In the decade since he was diagnosed with HIV, Kory has not only managed his disease, he's created a life he loves.

My diagnosis made me take a really hard look at how I want to live and how I want to be in the world.

As Kory puts it, a diagnosis of HIV in 2006 changed “the trajectory of my life.”

Kory, a former professional dancer, was at a show rehearsal when he got the phone call from his family doctor with the news. "I regret to tell you that the results came back positive," he remembers his doctor saying. "I could hear the gravity of the situation in his voice. He had known me since I was a little boy; I guess this was the last thing he thought was going to happen in my life."

The diagnosis made Kory quit his job. It made him pack up and move to San Francisco, so that he could be closer to hospitals and doctors who were more familiar with treatment. It made him, as he says, “take a really hard look at how I want to live and how I want to be in the world.”

So, Kory changed. “I took the necessary steps to start to take care of myself as best I could,” he says. "All of a sudden, I had to take care of this thing – my body – that I never really thought about before."

Making sure he surrounds himself with ‘positive reinforcement’

Yes, Kory's day-to-day life since his diagnosis has changed, but more than a decade into this new life, he's been able to not only manage his HIV, but create a life he loves. "I have to take my meds every day. I have to eat right. I have to ensure my body is in tip top shape," he says. Kory also also prioritizes his emotional well-being. "I make sure I surround myself with positive reinforcement, positive people, good friends, family," he says. "And keep my mind active and keep myself busy."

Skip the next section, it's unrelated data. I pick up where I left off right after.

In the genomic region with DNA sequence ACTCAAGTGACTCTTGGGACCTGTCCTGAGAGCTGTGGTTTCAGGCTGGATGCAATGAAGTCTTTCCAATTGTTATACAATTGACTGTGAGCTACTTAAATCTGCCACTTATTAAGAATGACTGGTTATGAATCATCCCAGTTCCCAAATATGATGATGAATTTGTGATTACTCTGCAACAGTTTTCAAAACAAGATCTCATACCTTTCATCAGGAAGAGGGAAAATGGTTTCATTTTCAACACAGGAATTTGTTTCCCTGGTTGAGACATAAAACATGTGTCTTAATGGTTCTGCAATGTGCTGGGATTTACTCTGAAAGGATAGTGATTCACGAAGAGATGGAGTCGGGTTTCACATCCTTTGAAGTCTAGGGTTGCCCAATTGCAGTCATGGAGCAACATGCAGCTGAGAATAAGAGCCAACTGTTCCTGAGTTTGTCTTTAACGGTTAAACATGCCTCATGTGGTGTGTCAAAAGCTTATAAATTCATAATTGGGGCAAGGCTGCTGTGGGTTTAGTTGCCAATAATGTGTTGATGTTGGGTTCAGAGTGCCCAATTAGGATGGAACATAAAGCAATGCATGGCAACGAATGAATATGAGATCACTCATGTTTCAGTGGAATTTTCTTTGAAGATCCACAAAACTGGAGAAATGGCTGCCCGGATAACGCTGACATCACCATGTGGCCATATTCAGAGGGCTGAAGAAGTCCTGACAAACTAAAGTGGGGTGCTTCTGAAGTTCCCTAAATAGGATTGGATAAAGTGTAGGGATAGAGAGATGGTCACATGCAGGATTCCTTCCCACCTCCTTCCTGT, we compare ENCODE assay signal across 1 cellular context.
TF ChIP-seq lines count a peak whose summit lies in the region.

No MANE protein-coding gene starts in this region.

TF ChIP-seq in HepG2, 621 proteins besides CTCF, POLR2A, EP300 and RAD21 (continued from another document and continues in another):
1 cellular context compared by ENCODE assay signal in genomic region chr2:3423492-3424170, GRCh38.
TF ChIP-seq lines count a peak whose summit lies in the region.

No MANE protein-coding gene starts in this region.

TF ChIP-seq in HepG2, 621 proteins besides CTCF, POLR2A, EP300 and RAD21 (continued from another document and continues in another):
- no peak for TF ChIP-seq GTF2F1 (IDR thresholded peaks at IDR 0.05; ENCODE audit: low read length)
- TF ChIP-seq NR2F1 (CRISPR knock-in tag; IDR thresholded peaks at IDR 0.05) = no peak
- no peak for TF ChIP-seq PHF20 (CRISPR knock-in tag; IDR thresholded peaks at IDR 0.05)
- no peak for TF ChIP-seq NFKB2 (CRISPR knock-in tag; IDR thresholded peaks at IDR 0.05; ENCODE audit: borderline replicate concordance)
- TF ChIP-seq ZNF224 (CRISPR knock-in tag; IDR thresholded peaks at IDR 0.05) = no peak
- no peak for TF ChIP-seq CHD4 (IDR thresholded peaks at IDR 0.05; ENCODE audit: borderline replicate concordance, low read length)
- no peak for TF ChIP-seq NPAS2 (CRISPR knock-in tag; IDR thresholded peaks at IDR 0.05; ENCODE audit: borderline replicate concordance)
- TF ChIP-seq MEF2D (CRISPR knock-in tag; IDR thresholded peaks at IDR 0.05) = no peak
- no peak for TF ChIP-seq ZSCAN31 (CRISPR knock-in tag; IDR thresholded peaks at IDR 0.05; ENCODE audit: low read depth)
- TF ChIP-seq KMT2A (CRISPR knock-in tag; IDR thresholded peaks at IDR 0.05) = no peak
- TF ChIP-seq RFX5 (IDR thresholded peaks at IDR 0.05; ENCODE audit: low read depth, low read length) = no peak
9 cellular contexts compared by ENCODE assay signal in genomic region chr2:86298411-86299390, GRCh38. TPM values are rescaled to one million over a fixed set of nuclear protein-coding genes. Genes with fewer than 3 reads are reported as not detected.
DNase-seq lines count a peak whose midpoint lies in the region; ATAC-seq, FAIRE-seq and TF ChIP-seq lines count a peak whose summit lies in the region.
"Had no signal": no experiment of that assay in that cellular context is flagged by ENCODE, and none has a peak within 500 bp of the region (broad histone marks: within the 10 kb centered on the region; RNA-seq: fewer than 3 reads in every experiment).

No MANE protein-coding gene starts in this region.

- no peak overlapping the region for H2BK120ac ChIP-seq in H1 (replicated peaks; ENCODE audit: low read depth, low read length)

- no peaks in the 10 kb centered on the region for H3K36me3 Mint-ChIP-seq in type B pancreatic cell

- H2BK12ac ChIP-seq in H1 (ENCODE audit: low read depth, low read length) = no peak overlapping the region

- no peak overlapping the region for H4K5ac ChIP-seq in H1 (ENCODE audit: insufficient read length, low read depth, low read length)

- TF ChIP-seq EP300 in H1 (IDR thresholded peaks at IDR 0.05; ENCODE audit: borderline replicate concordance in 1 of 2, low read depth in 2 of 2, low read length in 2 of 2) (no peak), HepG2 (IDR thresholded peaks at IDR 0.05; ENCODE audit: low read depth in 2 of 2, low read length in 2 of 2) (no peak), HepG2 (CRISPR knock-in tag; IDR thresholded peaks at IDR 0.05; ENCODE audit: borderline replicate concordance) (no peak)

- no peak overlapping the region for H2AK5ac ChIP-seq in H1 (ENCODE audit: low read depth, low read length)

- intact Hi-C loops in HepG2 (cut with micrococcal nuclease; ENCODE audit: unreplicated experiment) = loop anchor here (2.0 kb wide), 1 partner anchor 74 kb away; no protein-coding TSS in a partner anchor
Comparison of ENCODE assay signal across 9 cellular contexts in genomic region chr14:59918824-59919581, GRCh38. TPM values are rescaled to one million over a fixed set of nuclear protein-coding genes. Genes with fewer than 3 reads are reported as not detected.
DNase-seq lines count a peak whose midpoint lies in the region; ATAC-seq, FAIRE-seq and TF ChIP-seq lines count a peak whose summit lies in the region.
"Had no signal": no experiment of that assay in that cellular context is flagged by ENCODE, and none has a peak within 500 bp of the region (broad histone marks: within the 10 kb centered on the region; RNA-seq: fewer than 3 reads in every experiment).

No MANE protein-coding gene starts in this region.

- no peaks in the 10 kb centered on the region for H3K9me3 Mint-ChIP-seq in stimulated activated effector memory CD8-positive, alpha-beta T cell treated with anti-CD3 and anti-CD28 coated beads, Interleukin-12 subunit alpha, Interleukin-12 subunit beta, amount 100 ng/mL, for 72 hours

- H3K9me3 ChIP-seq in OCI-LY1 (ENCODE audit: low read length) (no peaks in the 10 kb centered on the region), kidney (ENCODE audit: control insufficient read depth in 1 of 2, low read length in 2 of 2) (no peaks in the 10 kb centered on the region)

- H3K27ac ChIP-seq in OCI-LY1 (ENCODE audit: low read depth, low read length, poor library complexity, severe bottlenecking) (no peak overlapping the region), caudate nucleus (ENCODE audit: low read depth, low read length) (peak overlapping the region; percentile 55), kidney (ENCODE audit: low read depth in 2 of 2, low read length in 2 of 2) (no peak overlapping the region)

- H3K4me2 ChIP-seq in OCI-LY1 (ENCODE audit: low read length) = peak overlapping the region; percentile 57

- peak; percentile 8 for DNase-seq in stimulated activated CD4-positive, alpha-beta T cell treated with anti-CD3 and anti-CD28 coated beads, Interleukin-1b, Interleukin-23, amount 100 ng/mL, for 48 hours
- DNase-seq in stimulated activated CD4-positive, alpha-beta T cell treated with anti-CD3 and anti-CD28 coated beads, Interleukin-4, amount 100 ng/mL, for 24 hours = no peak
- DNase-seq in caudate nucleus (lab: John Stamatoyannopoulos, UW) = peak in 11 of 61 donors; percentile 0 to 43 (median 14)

‘I never saw myself leading the life I live today’

Fortunately for Kory, his life keeps getting bigger and bigger since that 2006 phone call. He got married to the man he calls "his rock," he's on the board for the National AIDS Memorial Grove and does advocacy work for LGBT positive / HIV positive lawmakers and legislators; he's still close to his supportive family. "I didn't see myself getting married. I didn't see myself being an advocate in the capacity that I am today. I never saw myself sitting on a board of a major organization," Kory reflects. "I never saw myself leading the life that I live today – which is a pretty good life."

Kory's hope for the future

“My hope for the future, for myself, is that I live a long, normal life with my husband and maybe a couple kids in the mix, eventually. Of course, I would love to be rid of this disease. But whether or not that happens, time will tell. I'm a simple man. So I think that a good, long, quality life is good enough for me.” – Kory